If you read my post about the end of the school year last spring, you’ll know how much I loved teaching middle school English, and what an awesome group of eighth-graders I had. You might be surprised then, to learn that I am teaching fifth and sixth grades at an entirely new school this year.
I didn’t want to interview at other schools back in May, but it was basically a financial necessity. I loved my job and my school, but because of the complicated structure of this particular charter school, I was only earning part-time wages. We just couldn’t afford that luxury any longer. So it was without any real desire for the job, that I went to my first interview at my new school.
When I arrived, I had to admit, it seemed like a nice little school. It is a K-8 campus, which has a much different feel than the 6-12 schools where I’d spent my entire teaching career to date. When I saw my classroom for the first time, I noticed that the six student computers had names instead of numbers—names like Gryffindor, Ravenclaw and George Weasley. I began to think that perhaps I was in the right place, after all. (I was a little disappointed that the computer at my desk was not, in fact, named Albus Dumbledore, but I’m still hoping to rectify that situation.)
At teacher orientation, I learned that I was to lead a week-long field trip in Yosemite Valley with my kids. We’ll be at the Yosemite Institute doing field studies in one of the most beautiful places on earth. I couldn’t possibly have picked anything I’d rather do with my students. It seemed more and more that I was going to fit right in at this school.
After two full months with my 13 students, I know I’m in the right place. It’s a younger set, to be sure, and there are some things I miss about working with the older kids. I’ve had to shelve my tendencies toward teasing, and adjust some of my academic expectations. On the other hand, I can act like a total goofball and instead of being met with a room full of looks that say Ms.-Brugman-you-are-so-weird, I get an eruption of giggles. (Of course, it can also be challenging to reign them back in from giggles to academics, so I have to watch that one, too.)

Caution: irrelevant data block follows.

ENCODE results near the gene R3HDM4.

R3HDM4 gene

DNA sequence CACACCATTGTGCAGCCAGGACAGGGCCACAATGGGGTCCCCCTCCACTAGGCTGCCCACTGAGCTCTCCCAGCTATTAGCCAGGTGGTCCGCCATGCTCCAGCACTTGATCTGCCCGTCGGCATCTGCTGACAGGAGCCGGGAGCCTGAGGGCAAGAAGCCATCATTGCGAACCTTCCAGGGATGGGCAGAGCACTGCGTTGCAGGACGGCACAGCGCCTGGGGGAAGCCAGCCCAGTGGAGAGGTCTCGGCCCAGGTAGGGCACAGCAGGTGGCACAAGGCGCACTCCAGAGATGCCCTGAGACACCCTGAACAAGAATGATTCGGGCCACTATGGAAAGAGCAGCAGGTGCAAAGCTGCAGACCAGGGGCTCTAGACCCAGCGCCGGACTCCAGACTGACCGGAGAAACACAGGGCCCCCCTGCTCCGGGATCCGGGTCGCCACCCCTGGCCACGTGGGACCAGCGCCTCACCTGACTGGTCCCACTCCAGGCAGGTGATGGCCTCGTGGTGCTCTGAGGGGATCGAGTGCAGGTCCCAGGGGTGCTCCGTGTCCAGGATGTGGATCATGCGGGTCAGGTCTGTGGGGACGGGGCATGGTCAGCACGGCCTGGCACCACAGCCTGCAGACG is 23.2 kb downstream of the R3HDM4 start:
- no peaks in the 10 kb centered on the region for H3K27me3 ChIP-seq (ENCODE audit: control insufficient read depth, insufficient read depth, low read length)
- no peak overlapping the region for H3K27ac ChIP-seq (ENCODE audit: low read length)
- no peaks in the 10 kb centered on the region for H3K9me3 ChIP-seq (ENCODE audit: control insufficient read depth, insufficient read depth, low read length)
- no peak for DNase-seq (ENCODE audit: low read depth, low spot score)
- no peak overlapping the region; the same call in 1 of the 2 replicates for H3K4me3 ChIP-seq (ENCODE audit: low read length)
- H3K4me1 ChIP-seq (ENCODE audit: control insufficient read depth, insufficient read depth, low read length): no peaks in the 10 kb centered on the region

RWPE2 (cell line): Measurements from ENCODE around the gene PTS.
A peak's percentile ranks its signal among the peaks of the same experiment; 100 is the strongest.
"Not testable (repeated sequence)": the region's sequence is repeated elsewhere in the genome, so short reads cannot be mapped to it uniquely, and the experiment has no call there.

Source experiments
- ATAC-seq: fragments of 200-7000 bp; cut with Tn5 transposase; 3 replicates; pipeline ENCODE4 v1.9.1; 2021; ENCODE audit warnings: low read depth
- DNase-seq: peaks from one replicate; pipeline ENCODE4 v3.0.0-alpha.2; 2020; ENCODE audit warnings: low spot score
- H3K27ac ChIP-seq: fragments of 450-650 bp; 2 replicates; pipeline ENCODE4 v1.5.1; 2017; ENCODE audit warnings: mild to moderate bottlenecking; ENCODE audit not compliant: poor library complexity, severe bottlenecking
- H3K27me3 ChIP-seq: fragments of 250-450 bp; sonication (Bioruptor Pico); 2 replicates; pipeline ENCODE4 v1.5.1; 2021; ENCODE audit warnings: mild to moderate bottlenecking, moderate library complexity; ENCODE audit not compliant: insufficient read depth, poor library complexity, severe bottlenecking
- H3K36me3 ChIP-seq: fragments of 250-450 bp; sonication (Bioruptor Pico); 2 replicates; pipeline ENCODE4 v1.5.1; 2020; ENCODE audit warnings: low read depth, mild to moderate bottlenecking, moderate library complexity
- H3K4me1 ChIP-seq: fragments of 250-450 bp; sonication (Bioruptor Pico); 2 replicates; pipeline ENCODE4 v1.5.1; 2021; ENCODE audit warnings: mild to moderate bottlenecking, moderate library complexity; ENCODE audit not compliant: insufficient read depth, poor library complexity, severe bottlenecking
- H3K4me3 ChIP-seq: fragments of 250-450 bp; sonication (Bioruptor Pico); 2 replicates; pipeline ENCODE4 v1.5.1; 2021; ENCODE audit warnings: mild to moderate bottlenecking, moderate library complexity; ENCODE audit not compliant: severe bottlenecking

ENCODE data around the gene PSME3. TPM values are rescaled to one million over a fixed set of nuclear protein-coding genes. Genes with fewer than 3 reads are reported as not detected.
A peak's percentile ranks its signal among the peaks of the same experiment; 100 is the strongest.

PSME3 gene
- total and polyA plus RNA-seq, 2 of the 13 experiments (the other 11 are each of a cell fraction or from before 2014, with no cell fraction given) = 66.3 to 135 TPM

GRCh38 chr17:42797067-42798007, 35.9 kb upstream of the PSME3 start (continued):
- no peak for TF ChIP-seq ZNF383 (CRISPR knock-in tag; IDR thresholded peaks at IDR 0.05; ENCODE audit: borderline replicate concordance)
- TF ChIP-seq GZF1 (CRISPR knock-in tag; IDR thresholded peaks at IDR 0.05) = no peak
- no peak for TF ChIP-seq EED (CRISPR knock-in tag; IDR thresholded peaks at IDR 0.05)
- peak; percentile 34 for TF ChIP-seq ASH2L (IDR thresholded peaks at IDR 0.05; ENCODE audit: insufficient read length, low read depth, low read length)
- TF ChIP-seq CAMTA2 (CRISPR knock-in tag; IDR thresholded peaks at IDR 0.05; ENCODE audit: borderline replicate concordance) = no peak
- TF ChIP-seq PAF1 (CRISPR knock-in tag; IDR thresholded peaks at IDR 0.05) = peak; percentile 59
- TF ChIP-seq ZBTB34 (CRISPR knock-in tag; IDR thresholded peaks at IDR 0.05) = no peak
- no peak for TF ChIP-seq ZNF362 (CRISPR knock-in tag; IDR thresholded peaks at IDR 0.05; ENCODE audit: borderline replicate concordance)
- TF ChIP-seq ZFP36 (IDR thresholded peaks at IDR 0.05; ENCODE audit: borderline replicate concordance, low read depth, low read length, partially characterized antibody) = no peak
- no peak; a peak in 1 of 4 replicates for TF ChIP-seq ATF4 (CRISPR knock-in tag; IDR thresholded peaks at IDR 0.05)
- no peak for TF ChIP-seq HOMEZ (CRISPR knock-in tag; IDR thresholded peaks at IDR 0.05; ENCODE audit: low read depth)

And then there is the running. All the middle school teachers get to teach one elective on Friday afternoons, and the kids in grades 5-8 choose what they want to do. Guess what I’m teaching?
So every Friday at noon, I head out the back gate with 7 kids and we run to the park. As far as I can tell, this is running in its purest form. There’s no set workout, no competition. Our afternoon is summed up nicely by the suggestion of one student, as we entered the park on our first run.
“Let’s just explore!” she declared. And we did.
At first we explored the trails through the park. Now when we get there, we generally just run through the woods, across park benches, over picnic tables, past the horse stables, across the grass and then pause for a break at the playground equipment. Why can’t swinging and sliding be a part of running, right?
Our time essentially becomes just a giant game of follow-the-leader. You never know where the leader will take you, but it usually involves running along the top of a low retaining wall or something. It definitely, always, absolutely requires the group to divert its path to scuffle through every windswept pile of crunchy fall leaves.
We also move with a surprisingly natural cadence. The fastest runner is a 10-year-old girl. (At this age, gender is no dictator of speed.) She bounds along like Bambi, talking as fast as she runs. But she also has a natural instinct for when the group needs to slow down, and never minds walking so everyone can rest. We run. We walk. But always, it seems, there is something to explore.
It may not be much of an athletic workout for me, but it certainly feeds the soul. It reminds me that I run because I love it, and sometimes the best way to run is just to explore and play and not worry about where you’re going. To run without expectations. And these are the times that I wonder who is really the teacher and who is the student.